beuc urges the cpc network to regulate ai tools like chatgpt

The European Consumer Organisation (BEUC), a consumer protection group that represents 46 similar independent organizations from 32 different countries, published yesterday a letter prompting the European’s Consumer Protection Cooperation Network – a.k.a. the CPC Network – to investigate ChatGPT and OpenAI’s commercial practices.

The letter, which was signed by Ursula Pachl, the Deputy Director General of BEUC, argued that even though artificial intelligence will bring many benefits to society and the global economy, there are also “big challenges and concerns” related to how consumers may be harmed by it.

One of those dangers is the spread of authoritative misinformation as AI models like ChatGPT may at times come up with responses that are inaccurate or even made up – also known as AI hallucinations.

“Despite their power to manipulate and distort consumer behaviour, these systems are not specifically regulated and are put on the market without an adequate impact assessment by an independent third party and without public scrutiny or specific oversight”, Pachl asserted.

BEUC Urges the CPC Network to Look into Four Specific Possible Dangers

The letter asks the CPC Network to investigate if systems like ChatGPT and other similar AI-powered tools represent a risk to consumers and propose actions that can remediate these dangers.

Four specific concerns were cited by the BEUC’s letter, the first being the ability of AI-powered chatbots to mislead consumers by providing inaccurate or false information that can appear to be factually correct to users due to the eloquence of the system.

Meanwhile, the BEUC is also worried that ChatGPT and other similar software are being incorporated into systems and applications in sensitive areas of the economy like finance, insurance, and e-commerce where the information provided by the AI tools can persuade consumers to make decisions based on faulty advice.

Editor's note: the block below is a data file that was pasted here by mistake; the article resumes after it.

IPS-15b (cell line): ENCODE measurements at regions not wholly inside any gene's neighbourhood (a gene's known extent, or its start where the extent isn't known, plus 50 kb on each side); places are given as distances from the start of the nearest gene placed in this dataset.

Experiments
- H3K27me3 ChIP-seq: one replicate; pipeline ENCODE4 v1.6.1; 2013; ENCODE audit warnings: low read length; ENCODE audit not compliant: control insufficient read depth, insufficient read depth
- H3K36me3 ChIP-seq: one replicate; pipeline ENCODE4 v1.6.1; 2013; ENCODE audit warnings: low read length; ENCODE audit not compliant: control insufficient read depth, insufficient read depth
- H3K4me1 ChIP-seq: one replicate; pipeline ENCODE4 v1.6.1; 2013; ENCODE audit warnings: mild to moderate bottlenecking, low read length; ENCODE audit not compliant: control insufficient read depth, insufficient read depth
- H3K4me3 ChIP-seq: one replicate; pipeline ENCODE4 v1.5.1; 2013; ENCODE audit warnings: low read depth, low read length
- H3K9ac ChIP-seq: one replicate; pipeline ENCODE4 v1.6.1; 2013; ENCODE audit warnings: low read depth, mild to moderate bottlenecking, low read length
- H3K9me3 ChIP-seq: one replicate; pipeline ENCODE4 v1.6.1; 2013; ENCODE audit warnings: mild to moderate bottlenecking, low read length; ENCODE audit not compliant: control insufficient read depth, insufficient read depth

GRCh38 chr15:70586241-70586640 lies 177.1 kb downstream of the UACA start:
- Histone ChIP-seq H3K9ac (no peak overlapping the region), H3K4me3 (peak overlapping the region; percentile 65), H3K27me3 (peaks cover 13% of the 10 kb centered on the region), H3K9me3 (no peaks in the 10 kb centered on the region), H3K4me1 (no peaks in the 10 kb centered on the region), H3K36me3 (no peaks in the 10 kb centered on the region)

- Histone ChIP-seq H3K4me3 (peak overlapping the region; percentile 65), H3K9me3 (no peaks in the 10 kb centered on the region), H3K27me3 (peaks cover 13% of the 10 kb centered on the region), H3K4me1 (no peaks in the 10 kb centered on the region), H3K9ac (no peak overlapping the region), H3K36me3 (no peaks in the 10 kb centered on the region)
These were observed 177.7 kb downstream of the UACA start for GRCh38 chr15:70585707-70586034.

For example, in many jurisdictions where ChatGPT is offered, it is illegal to offer financial advice. Even though the tool from OpenAI explicitly declares that it is not permitted to offer that kind of information, companies in the financial services industries may opt to override these safeguards by tapping on the application programming interface (API) offered by the company and making the necessary tweaks.

Another aspect of the AI tool that is quite controversial and has been flagged by other regulators as dangerous is the absence of appropriate filters to protect minors and prevent them from accessing the tool without adult supervision.

In this regard, BEUC commented that children and teenagers are more susceptible to believing that any argument and response from the chatbot is factually correct even though it may not be.

Also read: ChatGPT is Costing OpenAI a Whopping $700000 a Day to Run

This can distort their concepts about multiple topics and prompt them to make dangerous and potentially harmful decisions.

“Younger consumers are typically exposed to screens and online content many hours per day and are particularly receptive to harmful uses of AI language model technologies because of their credulity. We have already clear evidence and experience with the dangerous impact that algorithms on social media can have on teenagers and children”, the letter reads.

Regulators in Multiple Latitudes Are Taking Action on AI Tools

There are precedents already within the European Union of independent government-backed organizations acting against ChatGPT. This is the case of the Italian data protection agency (DPA), which recently banned the application in the country unless it complies with several demands related to data privacy and child protection.

The BEUC’s letter cited a complaint filed by the Center for AI and Digital Policy with the United States Federal Trade Commission (FTC) urging the agency to investigate OpenAI and its software to “ensure the establishment of necessary guardrails to protect consumers, businesses, and the commercial marketplace”.

Meanwhile, a letter signed by over 1,100 tech experts last month also urged AI labs to stop developing models more powerful than the recently launched GPT-4 as these technologies posed a threat to society that should be carefully studied before being mass-adopted by individuals and organizations.

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